Specialty groups like Cooperativa Agropecuaria Bio Arabica (Bio Arabica) deserve a lot of credit for their dedication to Bolivia's coffee potential, despite the odds. Bio Arabica is a young coalition, established only in 2017 as a formally certified cooperative. However the roots of the organization go back a few more years, to January 2013 when 12 coffee producing families came together to improve their organic practices and export coffee themselves. In 2014 a communal nursery was constructed, and in 2015 the first farmland renovation—8 hectares and 32,000 seedlings—was completed across various members’ parcels. By 2018 the coop was formulated, certified, and continued to increase annual renovations. Today the group has 42 total producer members, 19 women and 23 men with an average of 4 hectares of coffee each. 2019 was the first harvest that brought a Fairtrade premium to the group, which was spent on technical assistance and other small necessities decided upon together by the producers.
All participating farmers grow a combination of Caturra, Catuaí, and Typica cultivars, an increasing number of which are sourced from the central nursery. During harvest individual coop members process coffee at home on personal equipment, sorting and depulping cherry by hand, fermenting in small containers, washing with local fresh water, and drying parchment on individual raised screen beds in the sun. Parchment storage and quality control is handled in El Alto, the neighbor city to La Paz, where final coffees are inspected, hand sorted, and blended for shipment.
Bolivia is South America's only landlocked coffee producing country, and is the smallest exporter of coffee on the continent. The quality of that coffee, however, is hardly lacking in diversity or beauty. Bolivia’s terrain and geography is gifted for arabica production, particularly throughout its greater Yungas region (Yungas is Aymara for "warm lands"), whose mountain ranges connect the low and humid Amazonian basin to the dry Andean altiplano above.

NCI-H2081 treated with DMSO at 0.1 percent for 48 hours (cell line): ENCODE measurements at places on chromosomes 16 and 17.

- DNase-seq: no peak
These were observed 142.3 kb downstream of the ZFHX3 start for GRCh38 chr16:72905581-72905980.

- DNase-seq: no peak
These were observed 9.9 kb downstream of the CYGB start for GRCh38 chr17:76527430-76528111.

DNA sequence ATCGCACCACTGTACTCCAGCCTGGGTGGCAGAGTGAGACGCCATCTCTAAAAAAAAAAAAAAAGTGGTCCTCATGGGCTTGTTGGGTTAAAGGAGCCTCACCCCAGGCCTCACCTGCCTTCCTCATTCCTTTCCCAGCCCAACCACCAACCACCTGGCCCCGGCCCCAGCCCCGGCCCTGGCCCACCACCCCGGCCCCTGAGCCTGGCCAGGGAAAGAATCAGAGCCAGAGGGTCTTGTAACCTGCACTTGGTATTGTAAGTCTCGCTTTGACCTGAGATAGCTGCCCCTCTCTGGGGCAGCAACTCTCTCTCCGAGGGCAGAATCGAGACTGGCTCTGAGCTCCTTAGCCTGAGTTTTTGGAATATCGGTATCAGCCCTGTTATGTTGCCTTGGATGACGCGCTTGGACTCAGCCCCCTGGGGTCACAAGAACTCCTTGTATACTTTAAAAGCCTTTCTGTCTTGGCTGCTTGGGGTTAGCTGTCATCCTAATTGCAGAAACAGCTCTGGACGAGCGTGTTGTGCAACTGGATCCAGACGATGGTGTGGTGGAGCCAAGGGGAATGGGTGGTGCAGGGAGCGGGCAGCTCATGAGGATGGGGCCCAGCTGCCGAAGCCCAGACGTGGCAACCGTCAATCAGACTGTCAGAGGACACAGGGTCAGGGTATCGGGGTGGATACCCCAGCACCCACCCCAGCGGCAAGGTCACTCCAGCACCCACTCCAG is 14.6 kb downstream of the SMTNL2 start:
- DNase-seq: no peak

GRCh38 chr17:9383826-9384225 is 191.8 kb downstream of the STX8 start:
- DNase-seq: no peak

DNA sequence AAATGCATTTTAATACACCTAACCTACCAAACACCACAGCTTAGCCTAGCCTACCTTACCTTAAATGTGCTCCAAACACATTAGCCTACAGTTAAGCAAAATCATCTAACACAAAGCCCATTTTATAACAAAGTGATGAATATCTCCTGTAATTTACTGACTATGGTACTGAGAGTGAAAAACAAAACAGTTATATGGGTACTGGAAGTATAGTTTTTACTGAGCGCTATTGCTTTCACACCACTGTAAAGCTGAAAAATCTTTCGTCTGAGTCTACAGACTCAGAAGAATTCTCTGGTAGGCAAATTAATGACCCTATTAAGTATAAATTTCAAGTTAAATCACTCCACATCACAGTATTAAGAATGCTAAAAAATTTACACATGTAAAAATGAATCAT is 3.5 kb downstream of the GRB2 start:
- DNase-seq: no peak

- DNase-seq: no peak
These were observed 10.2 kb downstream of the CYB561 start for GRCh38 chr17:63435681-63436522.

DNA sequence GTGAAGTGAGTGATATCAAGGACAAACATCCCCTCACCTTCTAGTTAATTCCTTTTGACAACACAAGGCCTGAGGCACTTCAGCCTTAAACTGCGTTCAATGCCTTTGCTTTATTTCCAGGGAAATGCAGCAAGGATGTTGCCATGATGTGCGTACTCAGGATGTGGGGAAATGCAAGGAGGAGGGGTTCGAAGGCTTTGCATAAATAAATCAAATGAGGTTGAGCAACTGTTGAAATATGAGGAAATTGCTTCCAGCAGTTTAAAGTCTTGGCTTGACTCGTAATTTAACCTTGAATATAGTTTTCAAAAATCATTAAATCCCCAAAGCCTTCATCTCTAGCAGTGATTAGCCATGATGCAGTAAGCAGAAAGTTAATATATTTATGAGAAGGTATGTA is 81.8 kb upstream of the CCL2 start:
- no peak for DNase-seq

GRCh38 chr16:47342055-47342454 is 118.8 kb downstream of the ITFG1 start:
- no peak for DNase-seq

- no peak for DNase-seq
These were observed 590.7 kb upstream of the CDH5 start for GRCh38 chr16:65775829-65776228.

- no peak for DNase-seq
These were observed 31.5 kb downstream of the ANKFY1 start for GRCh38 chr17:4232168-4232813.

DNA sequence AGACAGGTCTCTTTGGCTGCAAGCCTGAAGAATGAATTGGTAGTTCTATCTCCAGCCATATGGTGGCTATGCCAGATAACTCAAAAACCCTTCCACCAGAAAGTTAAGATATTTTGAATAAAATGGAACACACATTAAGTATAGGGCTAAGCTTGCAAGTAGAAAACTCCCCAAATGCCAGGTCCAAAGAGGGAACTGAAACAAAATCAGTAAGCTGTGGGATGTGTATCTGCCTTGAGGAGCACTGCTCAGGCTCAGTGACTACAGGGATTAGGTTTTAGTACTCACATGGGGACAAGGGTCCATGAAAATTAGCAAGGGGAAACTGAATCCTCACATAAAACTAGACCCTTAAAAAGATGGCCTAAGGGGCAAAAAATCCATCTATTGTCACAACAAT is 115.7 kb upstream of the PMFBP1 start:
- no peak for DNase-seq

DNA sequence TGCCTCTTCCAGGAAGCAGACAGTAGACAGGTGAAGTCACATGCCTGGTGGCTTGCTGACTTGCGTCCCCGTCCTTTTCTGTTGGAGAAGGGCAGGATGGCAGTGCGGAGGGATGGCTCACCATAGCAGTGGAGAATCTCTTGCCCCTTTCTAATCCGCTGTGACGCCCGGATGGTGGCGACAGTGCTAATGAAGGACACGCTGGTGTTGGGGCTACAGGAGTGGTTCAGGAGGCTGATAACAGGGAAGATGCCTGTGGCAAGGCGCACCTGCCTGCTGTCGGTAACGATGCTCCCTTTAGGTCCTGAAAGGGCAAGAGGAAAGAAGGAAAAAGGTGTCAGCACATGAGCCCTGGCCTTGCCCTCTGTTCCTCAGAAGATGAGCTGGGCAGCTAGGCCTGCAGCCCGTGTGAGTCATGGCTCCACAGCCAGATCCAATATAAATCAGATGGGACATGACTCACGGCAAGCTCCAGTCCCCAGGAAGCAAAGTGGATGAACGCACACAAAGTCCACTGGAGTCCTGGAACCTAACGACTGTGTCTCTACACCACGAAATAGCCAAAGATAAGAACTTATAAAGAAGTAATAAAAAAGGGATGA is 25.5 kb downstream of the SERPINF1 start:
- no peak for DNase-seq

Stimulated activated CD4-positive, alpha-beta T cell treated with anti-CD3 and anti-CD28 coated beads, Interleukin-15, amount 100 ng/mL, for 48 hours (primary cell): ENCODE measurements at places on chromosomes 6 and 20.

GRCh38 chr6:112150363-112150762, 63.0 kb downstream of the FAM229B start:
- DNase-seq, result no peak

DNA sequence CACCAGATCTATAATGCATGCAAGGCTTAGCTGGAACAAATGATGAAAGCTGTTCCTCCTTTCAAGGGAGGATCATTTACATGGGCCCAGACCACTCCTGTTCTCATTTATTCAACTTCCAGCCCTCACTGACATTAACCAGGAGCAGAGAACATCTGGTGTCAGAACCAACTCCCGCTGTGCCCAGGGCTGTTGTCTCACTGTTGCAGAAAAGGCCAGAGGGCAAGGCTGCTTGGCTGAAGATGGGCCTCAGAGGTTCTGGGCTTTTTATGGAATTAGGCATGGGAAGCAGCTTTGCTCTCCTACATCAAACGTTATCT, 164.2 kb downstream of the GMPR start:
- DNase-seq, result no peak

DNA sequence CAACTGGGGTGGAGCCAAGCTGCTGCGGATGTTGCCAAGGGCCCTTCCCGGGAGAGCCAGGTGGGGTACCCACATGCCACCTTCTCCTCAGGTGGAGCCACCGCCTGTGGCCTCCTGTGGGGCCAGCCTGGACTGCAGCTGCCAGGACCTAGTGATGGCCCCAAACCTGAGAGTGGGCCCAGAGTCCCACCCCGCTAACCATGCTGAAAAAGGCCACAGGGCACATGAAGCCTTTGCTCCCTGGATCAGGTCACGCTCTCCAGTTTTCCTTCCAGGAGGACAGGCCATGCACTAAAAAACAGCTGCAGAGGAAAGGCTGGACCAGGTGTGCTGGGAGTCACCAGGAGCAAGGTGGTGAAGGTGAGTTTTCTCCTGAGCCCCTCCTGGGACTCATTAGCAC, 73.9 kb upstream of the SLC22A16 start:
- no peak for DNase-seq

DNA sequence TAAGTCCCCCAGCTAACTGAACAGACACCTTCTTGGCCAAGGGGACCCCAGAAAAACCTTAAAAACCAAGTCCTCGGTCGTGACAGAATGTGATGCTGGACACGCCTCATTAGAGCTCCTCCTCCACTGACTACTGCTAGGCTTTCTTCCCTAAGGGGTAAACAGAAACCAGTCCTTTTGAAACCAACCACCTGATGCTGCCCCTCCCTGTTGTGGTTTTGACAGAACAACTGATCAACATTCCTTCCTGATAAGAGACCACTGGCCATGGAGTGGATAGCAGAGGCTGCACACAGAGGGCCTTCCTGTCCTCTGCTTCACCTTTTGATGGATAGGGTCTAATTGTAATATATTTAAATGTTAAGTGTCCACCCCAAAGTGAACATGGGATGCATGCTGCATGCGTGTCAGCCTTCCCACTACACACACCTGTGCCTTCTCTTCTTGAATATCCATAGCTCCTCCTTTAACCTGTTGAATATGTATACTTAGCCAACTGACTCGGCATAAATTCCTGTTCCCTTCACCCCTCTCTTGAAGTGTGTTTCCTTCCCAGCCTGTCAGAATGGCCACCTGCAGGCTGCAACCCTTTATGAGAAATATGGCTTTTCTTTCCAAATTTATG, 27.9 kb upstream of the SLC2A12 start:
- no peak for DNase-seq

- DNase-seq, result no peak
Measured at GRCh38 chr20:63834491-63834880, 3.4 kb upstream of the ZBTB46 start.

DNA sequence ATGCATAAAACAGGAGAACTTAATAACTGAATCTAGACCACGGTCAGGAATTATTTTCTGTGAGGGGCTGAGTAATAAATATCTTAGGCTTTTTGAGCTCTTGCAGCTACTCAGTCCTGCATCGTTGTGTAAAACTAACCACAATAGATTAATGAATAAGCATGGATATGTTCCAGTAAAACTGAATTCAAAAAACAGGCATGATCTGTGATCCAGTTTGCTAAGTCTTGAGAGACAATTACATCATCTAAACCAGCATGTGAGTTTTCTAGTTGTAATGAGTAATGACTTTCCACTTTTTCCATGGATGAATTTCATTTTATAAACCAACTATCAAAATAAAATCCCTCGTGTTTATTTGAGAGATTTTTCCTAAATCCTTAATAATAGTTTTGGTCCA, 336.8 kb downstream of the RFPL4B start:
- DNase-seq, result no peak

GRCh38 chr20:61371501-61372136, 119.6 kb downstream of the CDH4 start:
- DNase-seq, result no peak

The most productive province in the Yungas is by far Caranaví, where 85-90% of Bolivia's specialty coffee has continued to thrive over the decades. Caranaví's landscape is steep, cloudy, rugged, and remote, with natural forest making up more than 90% of the territory. Coffee farms in this high and tropical climate tend to be well-managed but small, challenged by isolation and lacking in long-term industry support. Bolivian growers still often don’t have processing equipment or transportation of their own, a massive hurdle in such territory.
Biodiversity, soil health, elevation, and a strong farmer-founded support network like Bio Arabica all work undeniably in coffee’s favor in Caranaví. Yet, facing each and every Bolivian coffee, especially the best ones, is one of the most strenuous overland transits in the coffee world, passing elevations of 4000 meters over the top of the Andes and west to the port of Arica on Chile’s coast. The country’s low production, select few producer groups in the specialty game, and formidable logistical challenges, means each and every arrival is something to be cherished.